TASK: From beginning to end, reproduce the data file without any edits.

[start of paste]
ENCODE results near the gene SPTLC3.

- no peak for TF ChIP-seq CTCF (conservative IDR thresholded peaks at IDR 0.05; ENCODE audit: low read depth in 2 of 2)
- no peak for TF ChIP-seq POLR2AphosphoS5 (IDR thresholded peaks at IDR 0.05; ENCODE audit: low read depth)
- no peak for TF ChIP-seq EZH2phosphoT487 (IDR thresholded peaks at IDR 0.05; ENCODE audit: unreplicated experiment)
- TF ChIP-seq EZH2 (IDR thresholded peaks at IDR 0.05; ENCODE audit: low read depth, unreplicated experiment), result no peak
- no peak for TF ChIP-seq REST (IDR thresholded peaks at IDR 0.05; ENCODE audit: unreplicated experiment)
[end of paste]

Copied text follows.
ENCODE results near the gene SPTLC3.

- no peak for TF ChIP-seq CTCF (conservative IDR thresholded peaks at IDR 0.05; ENCODE audit: low read depth in 2 of 2)
- no peak for TF ChIP-seq POLR2AphosphoS5 (IDR thresholded peaks at IDR 0.05; ENCODE audit: low read depth)
- no peak for TF ChIP-seq EZH2phosphoT487 (IDR thresholded peaks at IDR 0.05; ENCODE audit: unreplicated experiment)
- TF ChIP-seq EZH2 (IDR thresholded peaks at IDR 0.05; ENCODE audit: low read depth, unreplicated experiment), result no peak
- no peak for TF ChIP-seq REST (IDR thresholded peaks at IDR 0.05; ENCODE audit: unreplicated experiment)